Nov 12, 2018
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Not all adipose (fat tissue) is created equal

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Despite their frequent use by doctors and healthcare providers, weight and Body Mass Index (BMI) are outdated, poor markers for overall health. As we have written before, individuals who are overweight but fit tend to have better health outcomes than those who are normal weight and less fit. In addition, it is well accepted that overweight individuals whose adipose is mostly subcutaneous have better health outcomes than those who have more visceral adipose (also referred to as liver fat, “belly” fat, or the dreaded “apple shape”). Now, a new study suggests some of this may be under genetic control, and…

belly fat vs sub-cutaneous fat

Despite their frequent use by doctors and healthcare providers, weight and Body Mass Index (BMI) are outdated, poor markers for overall health. As we have written before, individuals who are overweight but fit tend to have better health outcomes than those who are normal weight and less fit.

In addition, it is well accepted that overweight individuals whose adipose is mostly subcutaneous have better health outcomes than those who have more visceral adipose (also referred to as liver fat, “belly” fat, or the dreaded “apple shape”).

Now, a new study suggests some of this may be under genetic control, and those genes may help determine our risk for disease.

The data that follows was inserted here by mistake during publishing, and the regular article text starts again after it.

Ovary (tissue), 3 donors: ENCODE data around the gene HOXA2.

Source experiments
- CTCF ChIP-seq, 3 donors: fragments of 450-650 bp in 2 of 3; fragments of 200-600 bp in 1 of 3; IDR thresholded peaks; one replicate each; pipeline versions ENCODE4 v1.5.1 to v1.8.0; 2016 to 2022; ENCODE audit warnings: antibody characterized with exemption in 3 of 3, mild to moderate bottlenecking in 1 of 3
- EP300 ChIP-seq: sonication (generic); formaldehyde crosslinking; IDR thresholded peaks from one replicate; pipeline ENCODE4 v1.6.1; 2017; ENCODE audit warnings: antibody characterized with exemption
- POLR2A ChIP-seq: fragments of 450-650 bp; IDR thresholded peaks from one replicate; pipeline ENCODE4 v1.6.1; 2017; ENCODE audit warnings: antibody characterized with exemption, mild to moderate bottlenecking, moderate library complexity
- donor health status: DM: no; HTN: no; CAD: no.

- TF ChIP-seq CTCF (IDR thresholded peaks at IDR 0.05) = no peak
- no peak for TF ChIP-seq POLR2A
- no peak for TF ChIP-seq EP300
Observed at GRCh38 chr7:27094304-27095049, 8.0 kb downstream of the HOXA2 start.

Science Daily: Genetic factors tied to obesity may protect against diabetes

The study used genetic sequencing combined with MRI quantification of visceral fat to help determine risk of diabetes, hypertension and heart disease in over 500,000 subjects. They found seven specific genes that were associated with increased risk of obesity but with higher subcutaneous fat and lower visceral fat. These individuals consequently had better health outcomes with lower risk of disease.

The authors concluded, therefore, that where we carry our fat is more important than the absolute amount, and much of that determination is under genetic control.

This gives us even more reason to pay less attention to the scale and more attention to our overall healthy lifestyle habits. And remember, just because our genes may make it more or less likely that we have visceral fat, that does not mean it is all beyond our control. Healthy lifestyle practices including low-carb diets (with or without intermittent fasting) and regular exercise can help reduce visceral fat and improve our overall health.

So throw out your scale, hit the gym, and cook up one of our delicious low-carb recipes!

Thanks for reading,
Bret Scher MD FACC

Earlier

Why healthy lifestyles may be more important than your weight

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Does eating fat make us fat?

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The post Not all adipose (fat tissue) is created equal appeared first on Diet Doctor.

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